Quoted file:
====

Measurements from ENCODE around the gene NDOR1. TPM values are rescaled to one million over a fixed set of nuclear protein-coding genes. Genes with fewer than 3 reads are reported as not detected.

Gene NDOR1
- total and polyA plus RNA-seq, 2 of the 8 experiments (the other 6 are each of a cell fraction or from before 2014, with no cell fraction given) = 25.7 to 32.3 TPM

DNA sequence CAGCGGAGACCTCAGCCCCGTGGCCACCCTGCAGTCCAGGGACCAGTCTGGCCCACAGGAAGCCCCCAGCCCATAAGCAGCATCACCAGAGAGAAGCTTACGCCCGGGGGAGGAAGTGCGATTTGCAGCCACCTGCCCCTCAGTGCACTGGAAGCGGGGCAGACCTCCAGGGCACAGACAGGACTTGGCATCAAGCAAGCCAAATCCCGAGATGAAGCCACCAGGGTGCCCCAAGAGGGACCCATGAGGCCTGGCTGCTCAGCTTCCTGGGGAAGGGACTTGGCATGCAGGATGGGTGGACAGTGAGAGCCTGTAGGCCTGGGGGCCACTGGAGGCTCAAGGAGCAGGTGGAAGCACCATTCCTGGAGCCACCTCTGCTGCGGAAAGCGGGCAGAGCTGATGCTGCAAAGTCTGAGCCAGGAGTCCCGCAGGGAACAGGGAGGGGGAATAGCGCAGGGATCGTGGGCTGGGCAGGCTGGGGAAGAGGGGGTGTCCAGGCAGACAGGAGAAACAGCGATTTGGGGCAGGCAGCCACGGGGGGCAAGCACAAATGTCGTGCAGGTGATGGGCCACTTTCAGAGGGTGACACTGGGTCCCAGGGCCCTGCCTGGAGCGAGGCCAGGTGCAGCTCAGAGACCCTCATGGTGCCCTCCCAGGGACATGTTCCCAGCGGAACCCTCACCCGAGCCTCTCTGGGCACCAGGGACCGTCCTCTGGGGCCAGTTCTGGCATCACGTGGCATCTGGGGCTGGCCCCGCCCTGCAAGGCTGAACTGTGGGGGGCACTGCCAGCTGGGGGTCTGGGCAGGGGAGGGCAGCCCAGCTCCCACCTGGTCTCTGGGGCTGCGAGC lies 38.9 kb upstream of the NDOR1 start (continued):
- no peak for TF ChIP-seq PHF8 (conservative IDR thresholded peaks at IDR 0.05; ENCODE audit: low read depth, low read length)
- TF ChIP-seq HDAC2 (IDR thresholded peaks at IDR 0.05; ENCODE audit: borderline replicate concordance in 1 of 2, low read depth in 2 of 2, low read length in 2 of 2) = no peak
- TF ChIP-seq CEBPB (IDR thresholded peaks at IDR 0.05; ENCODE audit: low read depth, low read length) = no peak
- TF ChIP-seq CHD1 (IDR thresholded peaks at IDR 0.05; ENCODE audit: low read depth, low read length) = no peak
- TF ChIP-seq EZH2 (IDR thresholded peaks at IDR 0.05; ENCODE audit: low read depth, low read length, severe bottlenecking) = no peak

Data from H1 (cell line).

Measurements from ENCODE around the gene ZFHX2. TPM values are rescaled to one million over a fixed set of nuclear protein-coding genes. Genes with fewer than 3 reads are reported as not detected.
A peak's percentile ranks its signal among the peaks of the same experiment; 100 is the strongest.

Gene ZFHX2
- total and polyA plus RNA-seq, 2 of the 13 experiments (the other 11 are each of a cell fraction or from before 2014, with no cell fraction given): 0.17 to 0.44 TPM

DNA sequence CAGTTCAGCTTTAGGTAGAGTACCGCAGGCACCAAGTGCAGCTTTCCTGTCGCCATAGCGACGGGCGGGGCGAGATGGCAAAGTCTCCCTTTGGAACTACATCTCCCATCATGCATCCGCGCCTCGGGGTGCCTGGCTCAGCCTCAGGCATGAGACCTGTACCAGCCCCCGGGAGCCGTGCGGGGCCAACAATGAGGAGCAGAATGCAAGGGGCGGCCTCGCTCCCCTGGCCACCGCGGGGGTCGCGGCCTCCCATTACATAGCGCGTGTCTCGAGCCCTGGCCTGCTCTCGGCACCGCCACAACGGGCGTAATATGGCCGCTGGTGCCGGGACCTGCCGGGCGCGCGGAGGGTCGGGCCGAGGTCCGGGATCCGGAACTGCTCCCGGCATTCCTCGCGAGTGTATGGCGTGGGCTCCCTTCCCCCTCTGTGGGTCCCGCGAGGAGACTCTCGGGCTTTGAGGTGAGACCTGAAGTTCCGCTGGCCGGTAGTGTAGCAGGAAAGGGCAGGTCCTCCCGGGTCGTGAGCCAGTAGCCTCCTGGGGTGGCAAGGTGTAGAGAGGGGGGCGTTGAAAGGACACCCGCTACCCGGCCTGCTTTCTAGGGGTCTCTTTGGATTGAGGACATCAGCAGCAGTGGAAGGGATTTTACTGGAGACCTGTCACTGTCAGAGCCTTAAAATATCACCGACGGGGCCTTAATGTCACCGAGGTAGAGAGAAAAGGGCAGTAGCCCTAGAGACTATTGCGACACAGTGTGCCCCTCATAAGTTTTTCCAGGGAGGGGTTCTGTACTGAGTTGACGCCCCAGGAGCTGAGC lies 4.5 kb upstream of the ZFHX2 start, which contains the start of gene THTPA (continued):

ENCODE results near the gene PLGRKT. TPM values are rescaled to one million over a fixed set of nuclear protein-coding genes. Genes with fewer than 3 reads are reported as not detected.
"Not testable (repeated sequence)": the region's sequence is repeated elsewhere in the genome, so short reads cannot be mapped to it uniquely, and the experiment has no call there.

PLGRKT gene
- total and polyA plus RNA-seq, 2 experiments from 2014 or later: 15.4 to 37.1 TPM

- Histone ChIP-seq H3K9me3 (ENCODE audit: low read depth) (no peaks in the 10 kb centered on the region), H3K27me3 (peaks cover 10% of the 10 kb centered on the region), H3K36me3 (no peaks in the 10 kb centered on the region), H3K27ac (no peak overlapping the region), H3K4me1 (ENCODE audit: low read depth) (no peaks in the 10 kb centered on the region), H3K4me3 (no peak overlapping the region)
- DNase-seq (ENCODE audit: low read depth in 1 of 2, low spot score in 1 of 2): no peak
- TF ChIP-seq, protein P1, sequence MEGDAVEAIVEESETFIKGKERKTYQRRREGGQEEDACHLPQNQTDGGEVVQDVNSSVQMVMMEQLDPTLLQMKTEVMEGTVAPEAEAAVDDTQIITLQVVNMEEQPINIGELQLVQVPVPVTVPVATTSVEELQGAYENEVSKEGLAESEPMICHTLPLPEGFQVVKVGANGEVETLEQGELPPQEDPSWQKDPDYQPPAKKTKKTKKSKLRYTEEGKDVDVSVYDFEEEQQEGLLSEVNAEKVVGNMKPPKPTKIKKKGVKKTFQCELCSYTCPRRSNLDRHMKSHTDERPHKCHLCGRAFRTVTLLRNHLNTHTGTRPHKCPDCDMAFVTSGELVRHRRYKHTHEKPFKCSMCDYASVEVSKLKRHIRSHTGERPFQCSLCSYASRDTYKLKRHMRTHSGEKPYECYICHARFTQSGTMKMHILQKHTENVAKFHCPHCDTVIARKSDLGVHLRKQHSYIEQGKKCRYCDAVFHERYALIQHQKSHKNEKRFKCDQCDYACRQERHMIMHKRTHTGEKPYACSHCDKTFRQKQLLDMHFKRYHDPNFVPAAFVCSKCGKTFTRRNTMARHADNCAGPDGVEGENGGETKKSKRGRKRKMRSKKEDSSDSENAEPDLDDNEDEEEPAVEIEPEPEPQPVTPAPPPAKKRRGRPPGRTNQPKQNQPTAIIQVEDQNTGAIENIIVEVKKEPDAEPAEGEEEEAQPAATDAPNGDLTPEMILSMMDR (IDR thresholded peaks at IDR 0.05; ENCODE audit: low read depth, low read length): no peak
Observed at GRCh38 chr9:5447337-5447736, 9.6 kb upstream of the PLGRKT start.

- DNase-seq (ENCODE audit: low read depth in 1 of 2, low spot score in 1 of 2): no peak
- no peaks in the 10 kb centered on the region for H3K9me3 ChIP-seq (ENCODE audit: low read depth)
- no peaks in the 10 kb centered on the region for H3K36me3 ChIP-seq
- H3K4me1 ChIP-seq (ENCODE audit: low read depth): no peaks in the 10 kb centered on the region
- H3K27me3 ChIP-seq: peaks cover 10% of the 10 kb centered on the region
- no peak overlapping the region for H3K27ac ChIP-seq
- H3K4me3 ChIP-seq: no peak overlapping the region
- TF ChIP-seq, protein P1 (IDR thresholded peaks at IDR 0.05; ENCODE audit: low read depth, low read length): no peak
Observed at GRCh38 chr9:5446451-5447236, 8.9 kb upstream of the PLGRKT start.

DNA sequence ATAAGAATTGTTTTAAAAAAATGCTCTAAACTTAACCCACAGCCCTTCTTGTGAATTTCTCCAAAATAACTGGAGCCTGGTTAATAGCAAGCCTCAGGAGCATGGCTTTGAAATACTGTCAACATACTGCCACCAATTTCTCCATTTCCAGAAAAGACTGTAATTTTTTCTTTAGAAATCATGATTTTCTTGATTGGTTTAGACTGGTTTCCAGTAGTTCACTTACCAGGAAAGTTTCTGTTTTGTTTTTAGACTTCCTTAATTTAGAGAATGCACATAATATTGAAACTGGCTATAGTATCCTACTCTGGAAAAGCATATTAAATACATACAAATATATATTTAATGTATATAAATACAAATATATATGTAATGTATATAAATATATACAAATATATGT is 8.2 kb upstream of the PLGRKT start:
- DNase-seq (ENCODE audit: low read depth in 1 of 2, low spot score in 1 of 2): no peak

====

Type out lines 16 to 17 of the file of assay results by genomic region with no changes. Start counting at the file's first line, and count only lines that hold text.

ENCODE results near the gene PLGRKT. TPM values are rescaled to one million over a fixed set of nuclear protein-coding genes. Genes with fewer than 3 reads are reported as not detected.
"Not testable (repeated sequence)": the region's sequence is repeated elsewhere in the genome, so short reads cannot be mapped to it uniquely, and the experiment has no call there.